Cabinet to spend US$1.2 billion on reducing PM2.5 level: premier

2017/04/13 18:44:30 fontsize-small fontsize-default fontsize-big
Cabinet to spend US$1.2 billion on reducing PM2.5 level: premier

Taipei, April 13 (CNA) Premier Lin Chuan (林全) said Thursday that the government plans to spend NT$36.5 billion (US$1.2 billion) before the end of 2019 to reduce the level of fine particulate matter smaller than 2.5 micrometers (PM2.5) per cubic meter by 18.2 percent.

Lin said the objective is to cut the average concentration of PM2.5 from 22 micrograms per cubic meter today to 18 micrograms.

The premier made the remarks at a press conference to unveil the government's short and mid-term strategy on air-pollution prevention and control.

"I once traveled from Taoyuan to Pingtung and after observing the air was polluted for the entire journey it became clear that we urgently need to do something to address the problem," the premier said.

He pointed out that past efforts have failed to achieve the desired results because of the diverse sources of air pollution. As such, the current strategy seeks improvements through the adoption of a "carrot and stick" approach to several major areas.

The Cabinet plans to spend NT$36.5 billion, while state-owned Taiwan Power Company will spend NT$10.1 billion and the private sector NT$168.4 billion on the project by the end of 2019, with the goal of cutting average concentration of PM2.5 from 22 micrograms to 18, he said.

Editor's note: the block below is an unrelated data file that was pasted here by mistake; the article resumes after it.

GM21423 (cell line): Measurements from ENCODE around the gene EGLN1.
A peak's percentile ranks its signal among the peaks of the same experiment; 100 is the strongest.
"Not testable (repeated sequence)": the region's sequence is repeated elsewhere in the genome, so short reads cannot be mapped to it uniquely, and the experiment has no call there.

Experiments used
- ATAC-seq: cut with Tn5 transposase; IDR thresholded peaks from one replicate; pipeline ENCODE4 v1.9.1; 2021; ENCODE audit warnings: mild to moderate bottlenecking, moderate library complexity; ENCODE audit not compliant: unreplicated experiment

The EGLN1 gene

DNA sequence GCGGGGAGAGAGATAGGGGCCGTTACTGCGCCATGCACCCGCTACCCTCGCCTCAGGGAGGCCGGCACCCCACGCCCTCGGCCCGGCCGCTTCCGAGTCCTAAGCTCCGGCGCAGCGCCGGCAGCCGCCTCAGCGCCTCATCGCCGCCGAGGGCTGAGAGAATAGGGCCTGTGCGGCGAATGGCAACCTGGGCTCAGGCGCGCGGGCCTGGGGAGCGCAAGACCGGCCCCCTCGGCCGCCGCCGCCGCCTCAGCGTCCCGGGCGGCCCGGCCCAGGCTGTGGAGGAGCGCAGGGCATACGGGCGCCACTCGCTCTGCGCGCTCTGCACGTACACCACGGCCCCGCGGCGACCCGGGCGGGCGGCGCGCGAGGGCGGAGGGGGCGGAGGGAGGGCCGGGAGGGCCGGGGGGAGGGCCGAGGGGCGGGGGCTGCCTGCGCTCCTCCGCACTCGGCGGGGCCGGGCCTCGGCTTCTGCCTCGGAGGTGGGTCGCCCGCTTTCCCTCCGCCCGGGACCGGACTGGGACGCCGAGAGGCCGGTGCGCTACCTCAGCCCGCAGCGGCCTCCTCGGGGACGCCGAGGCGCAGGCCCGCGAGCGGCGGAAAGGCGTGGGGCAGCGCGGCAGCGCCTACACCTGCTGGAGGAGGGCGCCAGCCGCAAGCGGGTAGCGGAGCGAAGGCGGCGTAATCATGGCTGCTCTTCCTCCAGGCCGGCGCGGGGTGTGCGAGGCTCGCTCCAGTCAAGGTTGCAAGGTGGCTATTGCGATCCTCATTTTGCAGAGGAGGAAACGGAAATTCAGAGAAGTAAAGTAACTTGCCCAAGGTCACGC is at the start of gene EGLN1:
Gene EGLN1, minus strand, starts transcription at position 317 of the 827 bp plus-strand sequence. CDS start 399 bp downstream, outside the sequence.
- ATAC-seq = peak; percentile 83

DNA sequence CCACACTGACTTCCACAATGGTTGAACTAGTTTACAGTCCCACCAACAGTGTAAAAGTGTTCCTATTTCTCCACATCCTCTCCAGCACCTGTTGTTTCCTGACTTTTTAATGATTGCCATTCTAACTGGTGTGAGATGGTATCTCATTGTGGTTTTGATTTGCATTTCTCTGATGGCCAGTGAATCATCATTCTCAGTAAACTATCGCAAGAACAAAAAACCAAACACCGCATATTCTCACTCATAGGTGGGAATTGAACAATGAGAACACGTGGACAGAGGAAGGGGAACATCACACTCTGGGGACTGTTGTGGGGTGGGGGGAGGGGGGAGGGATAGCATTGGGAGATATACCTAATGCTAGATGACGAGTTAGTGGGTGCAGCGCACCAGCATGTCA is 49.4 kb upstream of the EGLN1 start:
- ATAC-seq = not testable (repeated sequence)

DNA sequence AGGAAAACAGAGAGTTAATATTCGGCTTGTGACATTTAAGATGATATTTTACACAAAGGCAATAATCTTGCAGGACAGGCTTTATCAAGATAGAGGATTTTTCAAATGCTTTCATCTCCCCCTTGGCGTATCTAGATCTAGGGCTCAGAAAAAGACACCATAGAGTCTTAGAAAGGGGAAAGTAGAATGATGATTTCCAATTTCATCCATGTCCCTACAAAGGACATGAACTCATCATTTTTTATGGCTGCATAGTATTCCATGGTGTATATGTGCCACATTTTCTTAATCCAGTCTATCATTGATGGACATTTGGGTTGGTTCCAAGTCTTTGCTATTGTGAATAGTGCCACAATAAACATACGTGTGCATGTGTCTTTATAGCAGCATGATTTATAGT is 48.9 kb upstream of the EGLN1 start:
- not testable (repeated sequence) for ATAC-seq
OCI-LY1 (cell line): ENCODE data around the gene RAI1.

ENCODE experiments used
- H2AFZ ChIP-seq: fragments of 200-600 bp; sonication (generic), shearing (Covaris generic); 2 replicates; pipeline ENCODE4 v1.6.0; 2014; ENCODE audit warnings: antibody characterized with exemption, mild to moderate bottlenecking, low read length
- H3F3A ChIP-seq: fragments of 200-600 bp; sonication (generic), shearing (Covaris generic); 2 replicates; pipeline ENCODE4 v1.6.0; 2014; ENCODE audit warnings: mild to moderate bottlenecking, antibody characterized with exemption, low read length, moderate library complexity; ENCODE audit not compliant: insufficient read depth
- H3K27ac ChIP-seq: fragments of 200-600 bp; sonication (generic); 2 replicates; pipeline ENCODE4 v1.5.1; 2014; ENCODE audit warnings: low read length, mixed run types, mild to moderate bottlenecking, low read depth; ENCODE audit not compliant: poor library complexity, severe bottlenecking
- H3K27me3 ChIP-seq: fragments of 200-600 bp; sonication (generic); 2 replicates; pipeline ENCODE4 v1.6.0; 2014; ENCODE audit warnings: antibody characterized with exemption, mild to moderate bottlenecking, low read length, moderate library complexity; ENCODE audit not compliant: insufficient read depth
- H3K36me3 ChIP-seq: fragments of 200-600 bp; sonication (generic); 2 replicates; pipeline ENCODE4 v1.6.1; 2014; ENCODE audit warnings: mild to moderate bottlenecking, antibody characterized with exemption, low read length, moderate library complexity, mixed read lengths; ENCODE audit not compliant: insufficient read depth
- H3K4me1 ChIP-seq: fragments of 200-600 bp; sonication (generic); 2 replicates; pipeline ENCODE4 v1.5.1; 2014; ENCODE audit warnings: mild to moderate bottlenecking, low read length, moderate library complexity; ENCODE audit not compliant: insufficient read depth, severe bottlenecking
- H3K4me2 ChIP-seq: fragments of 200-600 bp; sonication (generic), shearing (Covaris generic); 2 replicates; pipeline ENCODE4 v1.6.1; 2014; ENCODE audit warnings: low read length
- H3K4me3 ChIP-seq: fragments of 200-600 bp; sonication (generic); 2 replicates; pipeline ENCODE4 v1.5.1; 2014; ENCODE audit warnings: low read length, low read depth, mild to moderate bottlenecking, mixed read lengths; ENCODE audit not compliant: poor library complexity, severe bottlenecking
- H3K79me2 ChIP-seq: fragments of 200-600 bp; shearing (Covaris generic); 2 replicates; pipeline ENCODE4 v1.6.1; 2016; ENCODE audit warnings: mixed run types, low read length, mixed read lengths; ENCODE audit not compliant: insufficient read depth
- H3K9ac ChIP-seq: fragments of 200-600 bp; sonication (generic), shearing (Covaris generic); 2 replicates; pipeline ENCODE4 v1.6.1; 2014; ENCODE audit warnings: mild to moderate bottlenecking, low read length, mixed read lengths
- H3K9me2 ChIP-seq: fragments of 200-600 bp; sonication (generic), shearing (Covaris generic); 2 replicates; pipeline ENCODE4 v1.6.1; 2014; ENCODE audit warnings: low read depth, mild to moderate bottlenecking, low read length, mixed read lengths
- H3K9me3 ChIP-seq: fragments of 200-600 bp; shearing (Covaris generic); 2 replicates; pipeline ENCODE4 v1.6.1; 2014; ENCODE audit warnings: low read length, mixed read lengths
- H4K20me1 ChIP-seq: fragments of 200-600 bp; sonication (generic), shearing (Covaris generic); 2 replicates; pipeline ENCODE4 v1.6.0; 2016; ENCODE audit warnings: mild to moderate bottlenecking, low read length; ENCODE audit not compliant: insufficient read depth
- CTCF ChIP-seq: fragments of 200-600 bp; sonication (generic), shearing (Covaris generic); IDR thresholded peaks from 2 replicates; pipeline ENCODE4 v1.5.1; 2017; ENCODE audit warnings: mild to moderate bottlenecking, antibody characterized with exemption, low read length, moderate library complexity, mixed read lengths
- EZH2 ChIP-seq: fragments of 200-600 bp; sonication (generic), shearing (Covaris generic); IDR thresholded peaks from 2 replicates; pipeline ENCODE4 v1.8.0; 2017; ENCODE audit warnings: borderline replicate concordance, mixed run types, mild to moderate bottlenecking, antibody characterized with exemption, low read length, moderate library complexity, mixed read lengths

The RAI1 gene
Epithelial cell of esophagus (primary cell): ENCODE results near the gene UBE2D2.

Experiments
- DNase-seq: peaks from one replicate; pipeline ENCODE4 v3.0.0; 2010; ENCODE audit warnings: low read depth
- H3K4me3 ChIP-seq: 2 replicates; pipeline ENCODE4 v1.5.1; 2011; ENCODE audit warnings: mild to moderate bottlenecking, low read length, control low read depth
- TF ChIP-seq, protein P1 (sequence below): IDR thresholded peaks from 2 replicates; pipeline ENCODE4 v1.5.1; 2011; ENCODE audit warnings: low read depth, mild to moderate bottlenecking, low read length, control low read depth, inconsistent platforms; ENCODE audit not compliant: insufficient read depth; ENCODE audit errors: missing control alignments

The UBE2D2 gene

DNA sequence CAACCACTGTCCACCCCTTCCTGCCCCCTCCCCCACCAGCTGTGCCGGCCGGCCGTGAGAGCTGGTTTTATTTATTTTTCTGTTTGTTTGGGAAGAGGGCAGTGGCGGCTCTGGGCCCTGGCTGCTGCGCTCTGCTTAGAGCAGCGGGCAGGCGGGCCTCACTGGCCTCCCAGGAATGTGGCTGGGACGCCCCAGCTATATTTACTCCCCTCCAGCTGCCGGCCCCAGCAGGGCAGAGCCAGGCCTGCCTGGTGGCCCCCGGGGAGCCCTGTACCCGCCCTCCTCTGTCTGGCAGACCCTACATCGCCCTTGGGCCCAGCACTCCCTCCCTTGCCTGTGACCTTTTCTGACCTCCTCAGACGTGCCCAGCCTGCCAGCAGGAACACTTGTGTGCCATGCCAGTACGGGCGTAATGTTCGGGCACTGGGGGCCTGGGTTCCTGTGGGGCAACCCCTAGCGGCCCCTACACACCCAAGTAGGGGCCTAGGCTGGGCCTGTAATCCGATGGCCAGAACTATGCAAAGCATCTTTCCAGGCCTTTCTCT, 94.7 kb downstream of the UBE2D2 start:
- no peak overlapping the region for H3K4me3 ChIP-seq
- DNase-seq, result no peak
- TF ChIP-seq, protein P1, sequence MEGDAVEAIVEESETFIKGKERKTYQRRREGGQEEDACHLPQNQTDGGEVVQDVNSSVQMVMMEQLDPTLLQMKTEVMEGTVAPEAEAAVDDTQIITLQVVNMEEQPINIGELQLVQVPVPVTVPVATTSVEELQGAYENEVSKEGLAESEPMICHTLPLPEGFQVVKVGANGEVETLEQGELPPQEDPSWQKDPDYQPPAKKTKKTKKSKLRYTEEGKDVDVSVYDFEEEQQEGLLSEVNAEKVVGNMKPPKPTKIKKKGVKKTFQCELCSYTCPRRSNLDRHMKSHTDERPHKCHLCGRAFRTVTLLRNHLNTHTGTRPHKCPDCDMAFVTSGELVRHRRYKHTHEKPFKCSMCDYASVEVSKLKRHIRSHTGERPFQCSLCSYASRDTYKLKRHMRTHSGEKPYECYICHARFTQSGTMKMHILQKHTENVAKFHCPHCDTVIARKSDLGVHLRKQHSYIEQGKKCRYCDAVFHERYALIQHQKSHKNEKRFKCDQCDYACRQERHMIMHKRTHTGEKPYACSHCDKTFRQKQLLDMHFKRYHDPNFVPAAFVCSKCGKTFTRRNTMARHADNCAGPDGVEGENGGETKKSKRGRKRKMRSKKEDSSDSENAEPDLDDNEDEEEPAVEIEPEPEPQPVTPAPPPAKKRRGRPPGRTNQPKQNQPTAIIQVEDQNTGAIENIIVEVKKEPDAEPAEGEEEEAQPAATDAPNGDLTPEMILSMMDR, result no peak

However, Lin also observed that pollutants from overseas are beyond Taiwan's control, with pollution from mainland China, Japan and South Korea also impacting Taiwan. To that end, he promised to consult with neighboring countries in a bid to reach consensus.

According to statistics provided by the Executive Yuan, PM2.5 originating outside Taiwan accounts for 34-40 percent of total pollutants, while domestic pollution makes up 60-66 percent.

Among the sources of domestic pollution, 30-37 percent comes from motor vehicles, while 27-30 percent is emitted by industry and 32-43 percent can be traced to other sources.

The Cabinet's strategy targets improvements in fixed and mobile pollution sources.

Addressing pollution from fixed equipment, the goal will be to upgrade power generation efficiency to cut the volume of pollutants released, with pollutants from boilers one area of focus.

The government will also encourage the phasing out of two-stroke motorcycles through subsidies to consumers and aims to phase out 1 million such vehicles by 2019.

(By Scarlett Chai and Lilian Wu)

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